Tonight I made my own pasta!
Taking advantage of my second last night housesitting chez maman, with her lovely biggish kitchen, I got all excited. Literally, I was thinking about it before I went to sleep. Because you see, it has to be perfect. It is one of my three cooking challenges
. I can't love pasta this much, study recipes,
wax lyrical about the food of Italy, and then when I finally make it, make slop. That would hurt
And...for the First Pasta, which sauce? I thought about it, and thought about it, and remembered my beloved parpadelle with chicken liver and sage, a Stefano di Piero recipe that I picked up years ago and hold dear.
So off I went. 100g flour, 1 egg. What a fabulous equation. Hmm, too sticky, there's not much here. I added more flour, still not much. I should say that I didn't really measure the flour, I just used rough tablespoons. I'm arrogant like that. At this point I realised this was not a portion going to make, so I doubled the proper amount of flour and another egg. Voila. A nice elastic dough.
I stumbled upon this clip
of Gennaro Contaldo with Jamie Oliver on Youtube the other day, showing how to make pasta without a pasta maker. A pasta maker to me looks like a two-person job, at least for a newbie, so I was besotted with Gennaro's "romantic" method, rolling and slicing with a knife.
Except mum didn't have a rolling pin, but she must because she makes rugaliki, so it means I couldn't find it (I am a man after all). So I improvised with a long pasta container. Who the hell knows, but I got it as thin and as light as I could. It even passed Genaro's 'blowing' test. Wide slices, floured. My parpadelle are ready!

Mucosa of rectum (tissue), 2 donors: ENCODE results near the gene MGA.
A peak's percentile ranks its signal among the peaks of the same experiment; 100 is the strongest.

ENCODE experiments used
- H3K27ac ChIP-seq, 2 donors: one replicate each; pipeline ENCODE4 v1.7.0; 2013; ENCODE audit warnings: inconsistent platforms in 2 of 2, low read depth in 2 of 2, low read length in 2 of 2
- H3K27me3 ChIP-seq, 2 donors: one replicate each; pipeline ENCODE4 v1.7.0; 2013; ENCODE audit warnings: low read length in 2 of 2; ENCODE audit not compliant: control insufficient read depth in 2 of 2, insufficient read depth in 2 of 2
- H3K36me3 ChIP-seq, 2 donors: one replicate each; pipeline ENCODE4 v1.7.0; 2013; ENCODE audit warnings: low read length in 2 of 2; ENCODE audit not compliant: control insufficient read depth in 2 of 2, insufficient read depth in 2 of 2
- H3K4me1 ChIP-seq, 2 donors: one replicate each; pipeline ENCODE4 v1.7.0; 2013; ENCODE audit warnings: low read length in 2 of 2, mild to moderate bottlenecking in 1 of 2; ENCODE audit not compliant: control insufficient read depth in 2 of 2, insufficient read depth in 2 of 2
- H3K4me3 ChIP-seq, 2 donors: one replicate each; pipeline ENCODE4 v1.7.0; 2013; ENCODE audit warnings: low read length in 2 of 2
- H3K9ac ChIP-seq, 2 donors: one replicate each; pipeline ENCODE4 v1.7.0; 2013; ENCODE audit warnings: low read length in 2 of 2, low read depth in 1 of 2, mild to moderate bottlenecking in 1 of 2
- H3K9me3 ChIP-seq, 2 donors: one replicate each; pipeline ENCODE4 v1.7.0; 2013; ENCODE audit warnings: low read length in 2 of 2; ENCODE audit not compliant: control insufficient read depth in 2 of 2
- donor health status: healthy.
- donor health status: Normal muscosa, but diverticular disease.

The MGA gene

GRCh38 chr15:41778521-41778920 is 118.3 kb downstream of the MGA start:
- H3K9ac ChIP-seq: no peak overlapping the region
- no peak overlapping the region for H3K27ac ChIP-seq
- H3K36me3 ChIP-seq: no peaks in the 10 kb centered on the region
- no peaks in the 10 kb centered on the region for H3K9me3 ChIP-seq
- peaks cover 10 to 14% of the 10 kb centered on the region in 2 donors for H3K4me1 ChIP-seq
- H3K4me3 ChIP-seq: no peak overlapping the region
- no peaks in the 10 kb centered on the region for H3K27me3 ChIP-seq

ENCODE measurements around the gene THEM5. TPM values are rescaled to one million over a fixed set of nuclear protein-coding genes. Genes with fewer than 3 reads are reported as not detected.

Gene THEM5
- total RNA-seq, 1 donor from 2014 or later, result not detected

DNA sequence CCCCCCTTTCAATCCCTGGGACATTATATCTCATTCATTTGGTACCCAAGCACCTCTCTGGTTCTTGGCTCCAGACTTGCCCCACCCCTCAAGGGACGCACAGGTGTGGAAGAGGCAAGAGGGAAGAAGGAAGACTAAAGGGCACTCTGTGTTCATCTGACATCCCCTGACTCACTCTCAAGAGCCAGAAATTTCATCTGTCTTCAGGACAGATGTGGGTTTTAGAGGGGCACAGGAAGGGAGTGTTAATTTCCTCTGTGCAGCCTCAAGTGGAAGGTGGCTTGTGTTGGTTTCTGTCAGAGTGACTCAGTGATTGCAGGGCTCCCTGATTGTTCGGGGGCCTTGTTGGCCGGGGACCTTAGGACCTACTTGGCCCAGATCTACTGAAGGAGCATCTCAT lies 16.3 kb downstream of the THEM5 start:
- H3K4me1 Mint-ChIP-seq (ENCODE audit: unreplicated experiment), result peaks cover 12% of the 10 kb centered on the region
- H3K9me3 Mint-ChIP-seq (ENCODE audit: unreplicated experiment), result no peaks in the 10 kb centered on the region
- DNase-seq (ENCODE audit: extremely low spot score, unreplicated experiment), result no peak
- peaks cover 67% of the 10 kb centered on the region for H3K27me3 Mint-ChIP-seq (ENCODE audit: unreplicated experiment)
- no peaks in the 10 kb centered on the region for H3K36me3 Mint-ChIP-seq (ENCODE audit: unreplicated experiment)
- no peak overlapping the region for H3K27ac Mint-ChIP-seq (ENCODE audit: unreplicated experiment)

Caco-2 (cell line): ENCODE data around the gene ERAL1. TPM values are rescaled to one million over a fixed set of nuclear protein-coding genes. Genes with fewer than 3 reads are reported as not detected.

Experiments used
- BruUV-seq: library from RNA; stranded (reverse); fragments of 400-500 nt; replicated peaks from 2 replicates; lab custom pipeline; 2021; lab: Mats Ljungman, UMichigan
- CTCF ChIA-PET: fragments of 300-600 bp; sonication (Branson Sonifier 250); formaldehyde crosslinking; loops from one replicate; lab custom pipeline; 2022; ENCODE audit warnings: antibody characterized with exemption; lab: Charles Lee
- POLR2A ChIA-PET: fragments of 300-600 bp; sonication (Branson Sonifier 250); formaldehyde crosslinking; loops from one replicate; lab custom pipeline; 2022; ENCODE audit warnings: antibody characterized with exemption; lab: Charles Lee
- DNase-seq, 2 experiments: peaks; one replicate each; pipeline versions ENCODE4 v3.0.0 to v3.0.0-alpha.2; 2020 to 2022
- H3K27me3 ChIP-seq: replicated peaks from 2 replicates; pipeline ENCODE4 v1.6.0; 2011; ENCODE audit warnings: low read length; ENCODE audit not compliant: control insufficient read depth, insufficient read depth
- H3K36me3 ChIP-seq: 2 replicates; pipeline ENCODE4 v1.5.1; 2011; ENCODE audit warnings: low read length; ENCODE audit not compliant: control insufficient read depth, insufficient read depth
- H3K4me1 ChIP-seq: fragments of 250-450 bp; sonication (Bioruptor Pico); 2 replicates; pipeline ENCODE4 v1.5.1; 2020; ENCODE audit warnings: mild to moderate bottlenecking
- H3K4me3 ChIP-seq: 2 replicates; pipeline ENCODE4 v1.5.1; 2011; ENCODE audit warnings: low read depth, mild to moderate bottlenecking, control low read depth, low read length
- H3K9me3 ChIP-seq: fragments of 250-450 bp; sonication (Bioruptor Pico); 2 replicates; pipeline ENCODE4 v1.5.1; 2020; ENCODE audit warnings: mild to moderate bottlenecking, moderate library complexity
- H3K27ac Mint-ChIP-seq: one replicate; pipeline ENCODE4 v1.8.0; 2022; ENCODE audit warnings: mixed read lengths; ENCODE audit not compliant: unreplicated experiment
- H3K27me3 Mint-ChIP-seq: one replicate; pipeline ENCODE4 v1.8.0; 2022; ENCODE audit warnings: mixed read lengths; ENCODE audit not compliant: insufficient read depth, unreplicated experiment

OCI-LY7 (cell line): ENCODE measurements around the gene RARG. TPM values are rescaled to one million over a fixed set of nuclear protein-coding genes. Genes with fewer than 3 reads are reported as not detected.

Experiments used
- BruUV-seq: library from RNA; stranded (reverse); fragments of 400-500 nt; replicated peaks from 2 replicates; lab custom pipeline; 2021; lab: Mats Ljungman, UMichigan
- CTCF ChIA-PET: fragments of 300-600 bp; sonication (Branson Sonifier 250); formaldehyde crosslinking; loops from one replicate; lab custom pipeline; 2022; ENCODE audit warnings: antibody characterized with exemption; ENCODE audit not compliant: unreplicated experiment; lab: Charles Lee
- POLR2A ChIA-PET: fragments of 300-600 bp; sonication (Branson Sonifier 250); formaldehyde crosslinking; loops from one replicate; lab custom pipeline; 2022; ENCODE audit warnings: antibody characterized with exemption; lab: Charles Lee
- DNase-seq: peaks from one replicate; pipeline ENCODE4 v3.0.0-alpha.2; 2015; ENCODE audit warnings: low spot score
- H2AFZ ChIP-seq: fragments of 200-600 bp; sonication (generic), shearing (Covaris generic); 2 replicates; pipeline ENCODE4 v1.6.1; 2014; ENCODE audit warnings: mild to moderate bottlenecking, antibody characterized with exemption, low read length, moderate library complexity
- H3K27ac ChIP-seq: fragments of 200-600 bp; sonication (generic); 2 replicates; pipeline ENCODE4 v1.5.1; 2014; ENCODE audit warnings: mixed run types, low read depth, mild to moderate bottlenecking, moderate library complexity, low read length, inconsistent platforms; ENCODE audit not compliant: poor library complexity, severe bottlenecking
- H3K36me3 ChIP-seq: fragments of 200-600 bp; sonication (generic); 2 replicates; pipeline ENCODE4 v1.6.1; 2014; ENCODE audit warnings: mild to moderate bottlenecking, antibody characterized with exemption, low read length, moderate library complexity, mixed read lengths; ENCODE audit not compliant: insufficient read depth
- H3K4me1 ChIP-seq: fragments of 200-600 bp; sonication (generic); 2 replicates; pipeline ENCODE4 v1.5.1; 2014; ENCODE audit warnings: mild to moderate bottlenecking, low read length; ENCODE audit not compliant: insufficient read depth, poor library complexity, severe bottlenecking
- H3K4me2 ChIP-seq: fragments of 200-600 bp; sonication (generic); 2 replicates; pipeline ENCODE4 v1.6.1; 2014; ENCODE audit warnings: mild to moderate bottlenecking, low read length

The chicken livers are my own recipe now, so I prepared them and got the water ready. In went the pasta ribbons - ooh the excitement, what would they do, stick together, float? no they were just as described - and after a couple of minutes they were done. Mixed into the sauce, into a bowl, and the verdict?
Delicious! Real pasta! A little rustic, which was good, and I'm sure it's because the dough couldn't get a proper rolling. Better rolling would make a silkier pasta. And the whole thing, with sauce, took less than an hour.
So I'll keep perfecting it, and bask in the excitement of having made my own pasta!Parpadelle With Chicken Livers And Sage
, serves 2
Adapted from a recipe from Stefano di Piero
Handful of chicken livers, trimmed if needed
1 Spanish/red onion, thinly sliced
6 sage leaves
Lug of cream
Cook the parpadelle while you make the sauce. Heat some oil in a frypan and add the livers. When browned, add the onion and sage leaves and stir to coat. Lower the heat so as not to overcook the liver, and saute until the onions have softened. Add the cream, season* and cook for another minute. You can add a nob of butter to enrich the flavour and loosen the delicious browned bits.
Drain the pasta reserving a little pasta water and add to the pan with the sauce. Stir through and serve.
* Don't season before as the salt will toughen the livers while they are cooking.
Labels: foodie, recipes